Gardening for Wildlife
GARDENING FOR WILDLIFE: How To Attract Pollinators And Songbirds To Your Neighborhood
Friday, March 6, 7pm, Woolman Hill Conference Center, 107 Keets Rd, Deerfield
GREENFIELD, MA – Dr. Desiree L. Narango, research scientist, is returning to the Greenfield area to talk about her latest research on what it takes to attract more pollinators and songbirds to your yards and our communities. She will give a free talk called Gardening for Wildlife: How To Attract Pollinators And Songbirds To Your Neighborhood on Friday, March 6, at 7pm, at the Woolman Hill Conference Center at 107 Keets Rd in Deerfield. Refreshments will be served.
Dr. Narango is fascinated with the ways that plants and animals interact with each other, their environment, and with humans, and what enables birds and insects to thrive, especially in landscapes we have altered such as urban yards, forests and farmland.
"“The decline of pollinators and birds has been all over the news,” said Dr. Narango. “My research in urban and suburban areas provides evidence that small changes in our landscaping styles can create habitat that supports pollinators and songbirds, and bring nature closer to us for our enjoyment”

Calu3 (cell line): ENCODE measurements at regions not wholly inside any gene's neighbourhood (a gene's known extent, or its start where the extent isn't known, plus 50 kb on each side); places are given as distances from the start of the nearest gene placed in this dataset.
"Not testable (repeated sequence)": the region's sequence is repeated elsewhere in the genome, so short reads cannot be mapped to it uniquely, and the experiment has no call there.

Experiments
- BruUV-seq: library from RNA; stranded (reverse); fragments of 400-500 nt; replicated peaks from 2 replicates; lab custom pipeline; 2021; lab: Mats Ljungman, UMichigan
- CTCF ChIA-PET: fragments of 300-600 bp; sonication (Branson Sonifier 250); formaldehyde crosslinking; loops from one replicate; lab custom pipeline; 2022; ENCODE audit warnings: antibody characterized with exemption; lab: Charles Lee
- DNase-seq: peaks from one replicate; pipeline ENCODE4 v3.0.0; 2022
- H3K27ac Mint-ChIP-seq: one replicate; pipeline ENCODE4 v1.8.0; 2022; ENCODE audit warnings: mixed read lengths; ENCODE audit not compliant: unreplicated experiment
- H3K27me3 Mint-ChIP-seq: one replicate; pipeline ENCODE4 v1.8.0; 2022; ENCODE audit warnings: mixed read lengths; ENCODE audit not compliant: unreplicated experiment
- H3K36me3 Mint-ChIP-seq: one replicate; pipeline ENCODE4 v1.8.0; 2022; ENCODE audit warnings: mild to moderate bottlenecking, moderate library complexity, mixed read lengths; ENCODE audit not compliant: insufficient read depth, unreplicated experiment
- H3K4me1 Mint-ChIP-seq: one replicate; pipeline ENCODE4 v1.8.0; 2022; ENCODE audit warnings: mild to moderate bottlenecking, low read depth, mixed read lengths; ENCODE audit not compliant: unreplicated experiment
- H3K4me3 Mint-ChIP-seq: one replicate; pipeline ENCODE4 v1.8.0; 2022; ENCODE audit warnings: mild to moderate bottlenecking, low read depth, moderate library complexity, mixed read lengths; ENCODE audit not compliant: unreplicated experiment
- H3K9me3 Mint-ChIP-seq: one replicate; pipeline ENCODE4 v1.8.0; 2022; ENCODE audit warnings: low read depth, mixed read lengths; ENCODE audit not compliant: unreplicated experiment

“In the well-attended talk she gave last fall, Dr. Narango told fascinating stories about chickadees. Among other things. we learned that if we choose native plants so that over 70% of our yards are ‘native,’ they can thrive,” said Nancy Hazard, member of Greening Greenfield’s Planting for Pollinators campaign, who is hosting the event along with Woolman Hill. “We look forward to more stories and tips on what we can do to build what Doug Tallamy calls a ‘Homegrown National Park.”
Doug Tallamy, Dr. Narango’s thesis professor and author of Bringing Nature Home, released a new book last month called Nature’s Best Hope: A New Approach to Conservation that Starts in Your Yard. In this inspiring book, Dr. Tallamy makes the case that if we plant natives in our communities, we would build millions of acres of habitat that would be larger than all our national parks combined! This would make E. O. Wilson’s vision possible—that half of our Earth be dedicated to the critters we share the planet with.
Dr. Narango grew up in Baltimore City, MD, where her only interactions with the natural world were in her backyard watching squirrels, catching earthworms, and climbing dogwood trees. After receiving a B.S. degree in Environmental Biology, she spent 5 years as a traveling field ecologist studying wildlife from the deserts of Arizona to the rainforests of Ecuador. During her travels she became aware of how urban development has drastically reduced the quality of habitat for wildlife in our cities and towns and was motivated to change that.
Dr. Narango's talk will kick off a weekend retreat at Woolman Hill in Deerfield, on how to design native habitats for pollinators, people, and the planet. To find out more about the weekend retreat and how to register, go to Greening Greenfield’s or Woolman Hill’s web sites.